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Sunday, 29 April 2012

Activity Four ; Access and Equity, Diversity and Inclusivity

This is one explanation of universal design for learning (UDL) from the Center for Applied Special Technology (CAST), Wakefield, Massachusetts.  Universal Design for Learning is a set of principles for curriculum development that give all individuals equal opportunities to learn.
UDL provides a blueprint for creating instructional goals, methods, materials, and assessments that work for everyone, not a single, one-size-fits-all solution but rather flexible approaches that can be customized and adjusted for individual needs.

In other words: multiple representation of content, multiple means of expression, and multiple options for engagement.  Behind this approach is the idea that individual brains receive and process information very differently, so instruction should be designed to accommodate those differences (

Through my exploration of this concept I understand the importance of designing (not adding to) the curriculum, course or programme with the students learning abilities,styles and cultures taken into consideration.  These multiple resources and multiple situations are used and adapted to meet the needs of the students.
The 'universal' part of this concept is that the product and services have been designed in such a way that they are adaptive and flexible enough to be accessed by all, universally.

An example of inclusive teaching

The example I have decided to use is of my current teaching practise, which has aspects of inclusiveness in it but could certainly be enhanced.
We offer two courses “Conference and Events” and “Industry Operation Research Project” in the School of Business through the Diploma of Applied Travel and Tourism, Level 5. This( 5 month intensive) programme has been designed to create ‘work ready’ students for the tourism industry.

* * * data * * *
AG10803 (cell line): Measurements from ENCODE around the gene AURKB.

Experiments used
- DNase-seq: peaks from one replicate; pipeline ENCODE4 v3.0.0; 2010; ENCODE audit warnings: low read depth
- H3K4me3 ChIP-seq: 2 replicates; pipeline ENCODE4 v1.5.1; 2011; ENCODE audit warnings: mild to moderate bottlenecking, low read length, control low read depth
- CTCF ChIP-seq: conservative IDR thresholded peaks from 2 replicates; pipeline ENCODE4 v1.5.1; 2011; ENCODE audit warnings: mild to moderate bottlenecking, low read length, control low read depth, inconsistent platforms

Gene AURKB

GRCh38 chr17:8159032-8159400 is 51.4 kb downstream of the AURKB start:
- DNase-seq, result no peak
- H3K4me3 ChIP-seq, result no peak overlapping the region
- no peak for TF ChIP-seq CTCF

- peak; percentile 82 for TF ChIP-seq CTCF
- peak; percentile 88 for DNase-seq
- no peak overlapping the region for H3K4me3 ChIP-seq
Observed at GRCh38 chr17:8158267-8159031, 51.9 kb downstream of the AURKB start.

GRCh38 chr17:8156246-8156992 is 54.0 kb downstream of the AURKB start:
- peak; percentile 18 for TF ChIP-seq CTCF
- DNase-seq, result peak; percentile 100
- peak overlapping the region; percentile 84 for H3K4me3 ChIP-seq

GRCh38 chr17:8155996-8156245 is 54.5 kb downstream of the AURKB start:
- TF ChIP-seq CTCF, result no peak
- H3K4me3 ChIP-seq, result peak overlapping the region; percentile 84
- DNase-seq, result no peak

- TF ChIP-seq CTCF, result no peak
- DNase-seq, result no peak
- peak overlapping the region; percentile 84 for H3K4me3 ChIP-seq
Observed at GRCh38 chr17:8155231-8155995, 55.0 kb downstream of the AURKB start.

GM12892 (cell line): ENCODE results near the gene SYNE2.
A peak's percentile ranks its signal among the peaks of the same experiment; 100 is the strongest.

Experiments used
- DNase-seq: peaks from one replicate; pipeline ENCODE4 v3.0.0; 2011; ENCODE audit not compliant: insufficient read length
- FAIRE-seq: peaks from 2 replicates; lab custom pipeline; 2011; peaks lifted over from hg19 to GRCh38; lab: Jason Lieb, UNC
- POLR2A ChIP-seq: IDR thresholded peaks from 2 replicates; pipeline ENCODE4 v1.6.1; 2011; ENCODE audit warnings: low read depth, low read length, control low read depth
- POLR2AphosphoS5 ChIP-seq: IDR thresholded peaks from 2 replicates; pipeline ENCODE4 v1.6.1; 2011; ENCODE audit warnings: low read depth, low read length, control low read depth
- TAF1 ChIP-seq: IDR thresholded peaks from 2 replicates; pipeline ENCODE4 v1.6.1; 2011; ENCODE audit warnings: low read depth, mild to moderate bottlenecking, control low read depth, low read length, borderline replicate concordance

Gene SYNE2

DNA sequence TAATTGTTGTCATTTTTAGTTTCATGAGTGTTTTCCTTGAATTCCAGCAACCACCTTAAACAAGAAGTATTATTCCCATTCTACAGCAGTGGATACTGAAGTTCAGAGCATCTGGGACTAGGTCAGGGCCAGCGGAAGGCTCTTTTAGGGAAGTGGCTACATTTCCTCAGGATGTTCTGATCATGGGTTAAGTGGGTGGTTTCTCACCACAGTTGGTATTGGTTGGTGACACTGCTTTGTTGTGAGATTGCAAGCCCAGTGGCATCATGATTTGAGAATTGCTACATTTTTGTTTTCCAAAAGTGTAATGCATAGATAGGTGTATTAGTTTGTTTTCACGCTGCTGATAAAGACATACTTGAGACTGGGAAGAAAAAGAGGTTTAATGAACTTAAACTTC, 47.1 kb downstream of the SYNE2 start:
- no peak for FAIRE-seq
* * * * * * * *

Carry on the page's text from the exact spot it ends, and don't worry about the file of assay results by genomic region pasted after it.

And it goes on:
How do I achieve this?
By providing an experiential environment which includes: 
  •  Wikieducator (an internet based open platform) which develops open education and training resources. Course weblogs are contributed to by staff and students to facilitate learning and reflection of experiences

  •  100 seat training restaurant (open to the public) for planning, designing and delivery of a themed dinner for “customers/delegates”
  •  A co-operative learning environment where year one students from the School of Hospitality ‘supervise’ the tourism students in the restaurant. This provides the opportunity for the hospitality students to consolidate and reflect on their learning, while using themselves as role models
  •  A dedicated classroom designed to facilitate team and individual learning through its design and layout
  By providing an experiential teaching/facilitating experience

  • Students develop their co-operative capability – through ice breakers/games that are fun, non-threatening and group based. These promote growth and positive change in individuals
  •  Team building (forming, storming, norming and performing) is learnt by students by forming a company, designing a logo, business cards and letterhead, then liaising with a ‘client’ to organise a three day conference
  •  Students plan and prepare a ‘themed dinner’ for the final night of the conference
  •  Students contribute towards the design and development of open education resources – which will be available internationally for further learning purposes through Wikieducator
 By providing opportunity to process learning through role play and work experience (making sense from what is learned)

  •  Simulated and real work environments are created providing students with an opportunity to move from awareness, to knowledge, to action
  •  Each individual brings to the course prior knowledge, strengths and weaknesses. These offer unlimited growth potential as the students learn to co-operate and develop their interpersonal-relationships